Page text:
New product development does not always lead to growth and unfortunately six out of seven new products fail. A common mistake companies do is not having a clearly defined problem or a need, the solution and the target customer. Thus, we suggest that before launching a new product is to have a clearly defined problem and solution and analyze the target group. Many thinks that the key to new products are the technical activities, such as design and manufacturing, however evidence shows that the focus should rather be on investigating and analyzing marketing, customers and competitive issues. Doing the appropriate market research can, for example, eliminate the launch of new products that are not needed.
A good analogy for this is Babe Ruth’s success on the field, even though he hit 714 home runs they accounted for only 15% of all of his hits, but when he hit on base not trying to hit a home run his success rate was 50%, showing us that his overall success rate was much better when he was not trying to hit a home run. Similarly, for businesses who should focus on the ‘basics’, making sure the product is the ‘right’ one than by going for the home run.
To improve the chances of success there are three areas businesses should look into: the type of new product, the companies ‘readiness’ and the presence of and adherence to effective business practices. For more detailed information on these areas we recommend reading the book Marketing strategy for Small and medium sized manufacturers by Charles E. France.
To sum up, don’t try to hit a home run, do the research necessary and know your target audience.
“It is just as critical to identify potential failures early via effective evaluation criteria and terminate them, as it is to hit the ball out of the park.”
Increased number of clients
A common way of growing your business is simply attracting more customers, which doesn’t require as much development as launching a new product or entering a new market. However, it can be quite difficult to reach new customers and it can sometimes be similar to entering a new location as you as a manager need to convince a new group of people to buy your product. The most obvious solution is marketing, trying to get the attention of new customers by advertising, today there are simple and affordable ways to advertise using social media. Marketing has now become digital marketing as every marketing effort should be digitized. If your company is not suitable for new product development or entering a new demographic location this is probably the way to go growth wise. Try to list the characters of your target audience to know how to efficiently interact with them before creating a marketing plan. If you are certain that you have tapped out your target audience and need to sell to others, you need to create a strategy that fits them and your messages and the location of them probably need to be different than before. This growth path depends largely on what kind of product category you are in and what kind of goals you have. This section requires a whole new blog so stay tuned for more details on this subject.
If none of the three paths above seem fitted for your company growth there might be other ways, which could be, for example, taking over other firms or enhancing brand awareness. For now, this category will not be reviewed in detail as there are many ways that could fit under other.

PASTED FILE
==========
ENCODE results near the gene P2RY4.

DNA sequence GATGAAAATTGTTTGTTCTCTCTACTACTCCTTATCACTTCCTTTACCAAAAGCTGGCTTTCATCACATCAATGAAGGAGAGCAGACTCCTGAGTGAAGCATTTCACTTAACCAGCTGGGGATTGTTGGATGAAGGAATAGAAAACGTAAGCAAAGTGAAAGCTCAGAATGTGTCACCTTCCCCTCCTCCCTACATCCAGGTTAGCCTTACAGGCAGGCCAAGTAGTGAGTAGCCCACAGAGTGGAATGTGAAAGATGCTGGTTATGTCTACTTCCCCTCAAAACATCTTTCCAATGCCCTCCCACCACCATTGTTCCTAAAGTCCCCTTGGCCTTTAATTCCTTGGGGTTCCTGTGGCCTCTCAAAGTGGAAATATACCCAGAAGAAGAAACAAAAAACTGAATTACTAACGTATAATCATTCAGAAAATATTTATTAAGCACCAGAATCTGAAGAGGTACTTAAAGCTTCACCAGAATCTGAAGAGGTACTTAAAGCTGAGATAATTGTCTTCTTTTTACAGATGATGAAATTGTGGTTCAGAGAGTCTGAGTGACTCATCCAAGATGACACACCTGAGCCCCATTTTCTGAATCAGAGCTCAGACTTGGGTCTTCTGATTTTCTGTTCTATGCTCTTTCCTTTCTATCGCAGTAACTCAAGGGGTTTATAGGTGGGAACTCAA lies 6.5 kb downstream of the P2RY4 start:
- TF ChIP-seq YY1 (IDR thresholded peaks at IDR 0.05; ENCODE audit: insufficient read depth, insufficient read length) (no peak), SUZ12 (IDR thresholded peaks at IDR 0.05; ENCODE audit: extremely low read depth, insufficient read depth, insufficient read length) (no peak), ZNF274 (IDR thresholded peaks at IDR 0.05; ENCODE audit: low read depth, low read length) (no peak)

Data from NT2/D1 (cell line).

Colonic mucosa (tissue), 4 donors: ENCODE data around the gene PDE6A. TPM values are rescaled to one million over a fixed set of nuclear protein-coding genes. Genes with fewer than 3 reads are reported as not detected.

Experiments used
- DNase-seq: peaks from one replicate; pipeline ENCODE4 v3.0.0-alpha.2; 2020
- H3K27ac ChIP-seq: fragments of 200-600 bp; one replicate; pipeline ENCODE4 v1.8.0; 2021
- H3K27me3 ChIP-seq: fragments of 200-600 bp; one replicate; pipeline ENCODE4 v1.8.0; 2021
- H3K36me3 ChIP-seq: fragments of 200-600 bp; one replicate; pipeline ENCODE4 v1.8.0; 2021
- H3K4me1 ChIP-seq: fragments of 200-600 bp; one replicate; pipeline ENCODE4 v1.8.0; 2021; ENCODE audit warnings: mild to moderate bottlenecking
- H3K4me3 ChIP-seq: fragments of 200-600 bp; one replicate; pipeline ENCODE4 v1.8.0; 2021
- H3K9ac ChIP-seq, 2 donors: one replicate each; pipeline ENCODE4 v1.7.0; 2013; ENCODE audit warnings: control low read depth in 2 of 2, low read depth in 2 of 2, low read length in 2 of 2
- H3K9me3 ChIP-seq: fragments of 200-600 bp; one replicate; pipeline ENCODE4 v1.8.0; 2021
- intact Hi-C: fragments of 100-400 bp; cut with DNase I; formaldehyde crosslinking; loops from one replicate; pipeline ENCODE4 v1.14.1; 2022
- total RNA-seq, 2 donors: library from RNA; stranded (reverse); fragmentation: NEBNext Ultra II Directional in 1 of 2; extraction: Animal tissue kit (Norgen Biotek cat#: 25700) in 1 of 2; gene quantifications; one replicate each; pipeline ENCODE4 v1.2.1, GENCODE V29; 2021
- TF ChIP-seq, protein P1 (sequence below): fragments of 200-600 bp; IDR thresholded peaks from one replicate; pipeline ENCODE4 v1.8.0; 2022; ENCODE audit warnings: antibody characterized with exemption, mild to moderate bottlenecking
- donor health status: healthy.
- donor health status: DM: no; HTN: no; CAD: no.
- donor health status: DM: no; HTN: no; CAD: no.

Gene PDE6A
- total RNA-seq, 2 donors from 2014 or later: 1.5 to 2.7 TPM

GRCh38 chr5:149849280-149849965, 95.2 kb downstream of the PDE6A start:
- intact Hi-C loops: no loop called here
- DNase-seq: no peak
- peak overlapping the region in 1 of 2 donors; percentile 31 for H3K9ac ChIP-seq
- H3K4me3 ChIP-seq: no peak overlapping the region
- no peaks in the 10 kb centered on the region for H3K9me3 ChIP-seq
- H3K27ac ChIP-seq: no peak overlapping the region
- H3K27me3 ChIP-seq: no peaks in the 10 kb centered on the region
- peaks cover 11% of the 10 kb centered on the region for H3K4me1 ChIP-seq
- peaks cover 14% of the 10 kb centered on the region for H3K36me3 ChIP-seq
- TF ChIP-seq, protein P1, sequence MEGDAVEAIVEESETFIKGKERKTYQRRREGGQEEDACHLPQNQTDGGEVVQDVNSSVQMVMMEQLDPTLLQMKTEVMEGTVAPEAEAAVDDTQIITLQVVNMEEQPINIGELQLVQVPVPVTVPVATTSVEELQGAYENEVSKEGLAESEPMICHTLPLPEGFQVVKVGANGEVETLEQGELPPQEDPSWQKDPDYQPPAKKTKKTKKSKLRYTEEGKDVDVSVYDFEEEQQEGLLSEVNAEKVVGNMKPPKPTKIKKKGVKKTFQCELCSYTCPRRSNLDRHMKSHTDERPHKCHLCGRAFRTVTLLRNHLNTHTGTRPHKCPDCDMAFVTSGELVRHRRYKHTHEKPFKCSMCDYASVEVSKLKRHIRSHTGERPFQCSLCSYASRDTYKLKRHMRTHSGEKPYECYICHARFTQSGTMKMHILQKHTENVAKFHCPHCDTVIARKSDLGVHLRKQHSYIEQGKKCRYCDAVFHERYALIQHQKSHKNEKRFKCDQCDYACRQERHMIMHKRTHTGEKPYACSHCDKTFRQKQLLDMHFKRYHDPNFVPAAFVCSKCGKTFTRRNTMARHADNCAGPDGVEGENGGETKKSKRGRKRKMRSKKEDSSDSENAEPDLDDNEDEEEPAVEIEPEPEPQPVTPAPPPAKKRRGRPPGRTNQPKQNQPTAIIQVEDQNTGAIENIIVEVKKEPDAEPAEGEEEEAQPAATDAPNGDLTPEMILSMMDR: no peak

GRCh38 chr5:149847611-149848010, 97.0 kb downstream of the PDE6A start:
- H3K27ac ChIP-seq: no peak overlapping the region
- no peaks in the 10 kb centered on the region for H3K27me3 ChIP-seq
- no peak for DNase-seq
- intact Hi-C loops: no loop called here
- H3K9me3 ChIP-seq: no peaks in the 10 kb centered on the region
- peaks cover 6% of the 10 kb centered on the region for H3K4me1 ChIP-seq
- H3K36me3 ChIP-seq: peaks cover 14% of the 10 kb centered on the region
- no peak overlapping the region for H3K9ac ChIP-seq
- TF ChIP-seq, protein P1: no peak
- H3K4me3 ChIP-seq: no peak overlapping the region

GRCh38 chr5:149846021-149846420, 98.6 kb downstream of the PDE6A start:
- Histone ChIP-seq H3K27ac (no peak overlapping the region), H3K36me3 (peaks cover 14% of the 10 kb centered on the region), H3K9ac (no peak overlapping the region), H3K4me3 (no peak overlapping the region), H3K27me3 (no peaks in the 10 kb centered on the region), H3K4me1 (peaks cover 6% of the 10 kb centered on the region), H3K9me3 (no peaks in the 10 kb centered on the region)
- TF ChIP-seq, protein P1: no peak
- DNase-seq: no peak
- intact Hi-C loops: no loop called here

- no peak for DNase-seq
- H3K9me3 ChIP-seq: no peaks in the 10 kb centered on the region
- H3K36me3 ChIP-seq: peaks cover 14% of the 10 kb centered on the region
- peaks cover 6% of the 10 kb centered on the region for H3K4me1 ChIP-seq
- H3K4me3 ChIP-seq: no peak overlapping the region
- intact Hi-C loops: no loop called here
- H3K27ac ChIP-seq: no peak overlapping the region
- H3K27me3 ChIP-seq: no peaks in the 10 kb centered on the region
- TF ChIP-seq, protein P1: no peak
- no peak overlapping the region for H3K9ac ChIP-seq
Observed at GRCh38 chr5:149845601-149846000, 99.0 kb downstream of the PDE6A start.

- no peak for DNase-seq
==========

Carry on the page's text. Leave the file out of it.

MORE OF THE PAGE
Dive in and maintain your ambition
Dive in and take some action, even if you are afraid of something and feel like you might be in over your head. You might have wondered about entering a new market for some time or to take some extra steps to create brand awareness, or even launch a new product but haven’t had the guts to do it yet. Sometimes you just have to do it, that is the most effective way to learn something and to actually achieve something.
One of the most important things to have in order to achieve growth is ambition, ambition often follows growth and growing entrepreneurs are the ones with the most ambition. Even if you as an entrepreneur are experiencing some decline in sales or a bump in the road, hold on to your ambition. Find an appropriate growth path and follow it, remember the road can be bumpy and the growth is not a straight line, stick to your plan and keep an eye on your goals without trying to hit a home run in your first try to achieve growth.
Barringer, B. R., & Greening, D. W. (1998). Small business growth through geographic expansion: A comparative case study. Journal of Business Venturing, 13(6), 467–492. https://doi.org/10.1016/S0883-9026(97)00038-4
Choi, Y. R., & Phan, P. H. (2014). Exploration, Exploitation, and Growth Through New Product Development: The Moderating Effects of Firm Age and Environmental Adversity. IEEE Transactions on Engineering Management, 61(3), 428–437. https://doi.org/10.1109/TEM.2014.2310633
Forth, J., & Bryson, A. (2018). The Impact of Management Practices on SME Performance. SME Performance, 38.
France, C. E. (2013). Marketing Strategy for Small- to Medium-Sized Manufacturers: A Practical Guide for Generating Growth, Profit, and Sales. Retrieved from http://ebookcentral.proquest.com/lib/sub/detail.action?docID=1192391
Hansen, B., & Hamilton, R. T. (2011). Factors distinguishing small firm growers and non-growers. International Small Business Journal: Researching Entrepreneurship, 29(3), 278–294. https://doi.org/10.1177/0266242610381846
Wakkee, I., Van Der Veen, M., & Eurlings, W. (2015). Effective Growth Paths for SMEs. The Journal of Entrepreneurship, 24(2), 169–185. https://doi.org/10.1177/0971355715586894